New Forest Strategy gives hope for both biodiversity and climate goals
Today, the European Commission has announced its new Forest Strategy until 2030. The strategy is part of the Fit for 55/European Green Deal package published by the Commission on Wednesday of this week. This is a step forward in the EU's approach to forests, which previously, have mainly been seen as a source of raw materials and energy. The new strategy describes the poor ecological state of EU forests. The Greens/EFA Group welcome the announcement of a legally binding instrument for ecosystem restoration, including forest ecosystems, and of a new legislative proposal on EU Forest Observation.
Ville Niinistö MEP, and Greens/EFA coordinator of the Industry, Research and Energy committee member of the Environment, Public Health and Food Safety Committee, comments:
“We welcome the announcement of a legally binding instrument for ecosystem restoration, including forest ecosystems by the end of 2021. It can help us move towards genuinely more sustainable management of our forests, if properly implemented by Member States, with strong binding targets. The majority of Europe’s forests are managed, and with biodiversity in our forests continuously declining, we must no longer pretend that forest management has been sustainable until now. It is clear that voluntary measures have not worked.The work planned on old-growth forests, closer-to-nature management and biodiversity friendly afforestation and restoration are important and welcomed, but guidelines are insufficient tools. The announcement of a new legislative proposal on EU Forest Observation, with national strategic plans is a very important step, as data on forests are patchy and lack harmonisation. This is an important part of the implementation of our climate and biodiversity goals in forest nature.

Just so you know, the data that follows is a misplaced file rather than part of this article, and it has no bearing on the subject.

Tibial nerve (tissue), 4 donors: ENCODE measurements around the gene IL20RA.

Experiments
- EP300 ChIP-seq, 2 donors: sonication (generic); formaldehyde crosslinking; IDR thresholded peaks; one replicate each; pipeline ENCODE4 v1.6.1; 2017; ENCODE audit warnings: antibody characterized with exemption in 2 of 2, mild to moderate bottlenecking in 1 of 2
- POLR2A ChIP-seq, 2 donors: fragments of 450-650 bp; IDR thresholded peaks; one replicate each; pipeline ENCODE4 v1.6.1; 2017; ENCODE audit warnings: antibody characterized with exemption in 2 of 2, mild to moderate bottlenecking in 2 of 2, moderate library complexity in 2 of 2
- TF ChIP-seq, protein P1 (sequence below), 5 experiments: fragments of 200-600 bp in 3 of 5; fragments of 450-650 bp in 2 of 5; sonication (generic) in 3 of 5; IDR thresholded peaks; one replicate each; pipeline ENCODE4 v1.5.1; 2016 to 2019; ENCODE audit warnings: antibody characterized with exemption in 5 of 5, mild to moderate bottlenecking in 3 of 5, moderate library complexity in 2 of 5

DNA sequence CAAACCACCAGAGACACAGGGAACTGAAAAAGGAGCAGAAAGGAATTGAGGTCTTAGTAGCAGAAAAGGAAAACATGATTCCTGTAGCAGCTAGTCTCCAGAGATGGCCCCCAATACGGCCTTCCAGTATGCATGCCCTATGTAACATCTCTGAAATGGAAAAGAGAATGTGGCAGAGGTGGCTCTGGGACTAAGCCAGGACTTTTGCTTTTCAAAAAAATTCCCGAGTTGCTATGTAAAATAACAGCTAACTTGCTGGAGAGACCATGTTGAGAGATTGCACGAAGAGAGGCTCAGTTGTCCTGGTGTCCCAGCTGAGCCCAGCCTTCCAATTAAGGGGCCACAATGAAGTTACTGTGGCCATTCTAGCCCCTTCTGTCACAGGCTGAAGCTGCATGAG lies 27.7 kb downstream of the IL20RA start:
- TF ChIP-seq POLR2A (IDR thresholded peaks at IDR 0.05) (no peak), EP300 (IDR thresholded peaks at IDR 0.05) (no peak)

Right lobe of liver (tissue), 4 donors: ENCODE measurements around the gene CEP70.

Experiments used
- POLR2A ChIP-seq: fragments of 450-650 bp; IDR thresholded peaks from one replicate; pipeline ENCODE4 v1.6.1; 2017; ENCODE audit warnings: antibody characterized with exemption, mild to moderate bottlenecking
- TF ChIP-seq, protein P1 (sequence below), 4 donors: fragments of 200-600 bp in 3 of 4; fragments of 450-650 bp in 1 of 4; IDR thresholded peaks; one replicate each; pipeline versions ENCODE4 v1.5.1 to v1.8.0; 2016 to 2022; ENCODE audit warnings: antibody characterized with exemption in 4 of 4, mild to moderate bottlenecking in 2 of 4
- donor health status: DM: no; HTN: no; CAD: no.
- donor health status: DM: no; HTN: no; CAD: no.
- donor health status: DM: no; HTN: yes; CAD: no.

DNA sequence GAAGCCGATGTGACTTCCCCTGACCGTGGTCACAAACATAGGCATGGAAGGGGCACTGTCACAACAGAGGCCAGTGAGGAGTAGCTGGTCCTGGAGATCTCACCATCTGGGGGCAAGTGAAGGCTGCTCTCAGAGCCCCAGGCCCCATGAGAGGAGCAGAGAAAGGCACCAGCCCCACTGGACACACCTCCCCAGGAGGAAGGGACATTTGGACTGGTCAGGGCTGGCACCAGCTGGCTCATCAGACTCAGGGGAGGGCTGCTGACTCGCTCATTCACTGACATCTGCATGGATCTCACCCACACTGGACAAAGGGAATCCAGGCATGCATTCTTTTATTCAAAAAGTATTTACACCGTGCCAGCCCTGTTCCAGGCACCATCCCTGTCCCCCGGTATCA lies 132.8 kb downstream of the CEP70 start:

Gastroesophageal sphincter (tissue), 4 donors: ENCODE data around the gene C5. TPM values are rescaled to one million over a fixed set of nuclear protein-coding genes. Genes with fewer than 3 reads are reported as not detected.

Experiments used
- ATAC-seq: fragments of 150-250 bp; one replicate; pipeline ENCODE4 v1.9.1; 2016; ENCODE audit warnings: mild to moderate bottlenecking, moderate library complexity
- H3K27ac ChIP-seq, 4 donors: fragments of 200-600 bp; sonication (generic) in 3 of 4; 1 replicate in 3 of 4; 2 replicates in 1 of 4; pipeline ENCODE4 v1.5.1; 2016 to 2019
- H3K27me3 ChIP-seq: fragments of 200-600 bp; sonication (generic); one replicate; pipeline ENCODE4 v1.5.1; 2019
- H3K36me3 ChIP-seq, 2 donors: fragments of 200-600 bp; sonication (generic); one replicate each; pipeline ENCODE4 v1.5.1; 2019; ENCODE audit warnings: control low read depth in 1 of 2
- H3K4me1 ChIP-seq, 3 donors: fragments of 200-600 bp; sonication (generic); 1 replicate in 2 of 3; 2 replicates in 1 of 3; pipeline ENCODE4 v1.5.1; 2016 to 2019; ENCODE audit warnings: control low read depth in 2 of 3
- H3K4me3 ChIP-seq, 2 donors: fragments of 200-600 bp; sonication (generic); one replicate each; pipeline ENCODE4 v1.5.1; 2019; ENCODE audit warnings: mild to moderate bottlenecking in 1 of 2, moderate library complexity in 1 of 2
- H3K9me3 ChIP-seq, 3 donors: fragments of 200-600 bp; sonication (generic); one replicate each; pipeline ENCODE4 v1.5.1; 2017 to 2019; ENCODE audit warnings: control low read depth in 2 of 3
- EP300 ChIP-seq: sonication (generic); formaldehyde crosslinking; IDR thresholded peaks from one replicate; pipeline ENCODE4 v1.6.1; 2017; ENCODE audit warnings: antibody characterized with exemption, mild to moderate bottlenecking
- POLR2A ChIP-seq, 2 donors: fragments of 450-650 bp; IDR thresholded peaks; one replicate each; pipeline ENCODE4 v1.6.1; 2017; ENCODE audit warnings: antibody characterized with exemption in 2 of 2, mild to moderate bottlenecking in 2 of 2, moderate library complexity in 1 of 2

“When it comes to the economic role of EU forests, we are delighted to see that finally the important role of non-wood products has been acknowledged, including sustainable eco-tourism. Long-lived wood products are highlighted, but we regret that the Forest Strategy still does not push sufficiently towards cascading use of our valuable forest materials.
“It is clear that excessive wood-based bioenergy is not a sustainable use of valuable forests and even in the short term it should only be based on forest residues. We gladly welcome the new sustainability criteria proposed, but they still need improvements to save our forests. The long term focus on bioenergy should not be biomass from forests, but from residues and wastes from industry.”